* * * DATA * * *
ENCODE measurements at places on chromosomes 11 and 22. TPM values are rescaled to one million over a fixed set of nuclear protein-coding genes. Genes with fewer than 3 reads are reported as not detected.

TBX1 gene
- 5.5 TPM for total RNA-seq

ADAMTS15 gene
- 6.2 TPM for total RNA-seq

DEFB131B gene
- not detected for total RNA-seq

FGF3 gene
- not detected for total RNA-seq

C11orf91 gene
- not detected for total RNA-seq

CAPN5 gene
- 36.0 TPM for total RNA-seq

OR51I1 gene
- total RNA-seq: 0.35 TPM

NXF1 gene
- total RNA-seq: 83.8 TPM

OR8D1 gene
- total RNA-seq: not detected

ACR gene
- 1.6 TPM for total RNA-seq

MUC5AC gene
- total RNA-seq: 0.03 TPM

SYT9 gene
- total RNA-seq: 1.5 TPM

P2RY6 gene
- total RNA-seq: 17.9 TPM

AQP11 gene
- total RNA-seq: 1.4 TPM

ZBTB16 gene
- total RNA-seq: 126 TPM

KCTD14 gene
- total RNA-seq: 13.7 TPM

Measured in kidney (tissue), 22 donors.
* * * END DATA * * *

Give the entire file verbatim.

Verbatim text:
ENCODE measurements at places on chromosomes 11 and 22. TPM values are rescaled to one million over a fixed set of nuclear protein-coding genes. Genes with fewer than 3 reads are reported as not detected.

TBX1 gene
- 5.5 TPM for total RNA-seq

ADAMTS15 gene
- 6.2 TPM for total RNA-seq

DEFB131B gene
- not detected for total RNA-seq

FGF3 gene
- not detected for total RNA-seq

C11orf91 gene
- not detected for total RNA-seq

CAPN5 gene
- 36.0 TPM for total RNA-seq

OR51I1 gene
- total RNA-seq: 0.35 TPM

NXF1 gene
- total RNA-seq: 83.8 TPM

OR8D1 gene
- total RNA-seq: not detected

ACR gene
- 1.6 TPM for total RNA-seq

MUC5AC gene
- total RNA-seq: 0.03 TPM

SYT9 gene
- total RNA-seq: 1.5 TPM

P2RY6 gene
- total RNA-seq: 17.9 TPM

AQP11 gene
- total RNA-seq: 1.4 TPM

ZBTB16 gene
- total RNA-seq: 126 TPM

KCTD14 gene
- total RNA-seq: 13.7 TPM

Measured in kidney (tissue), 22 donors.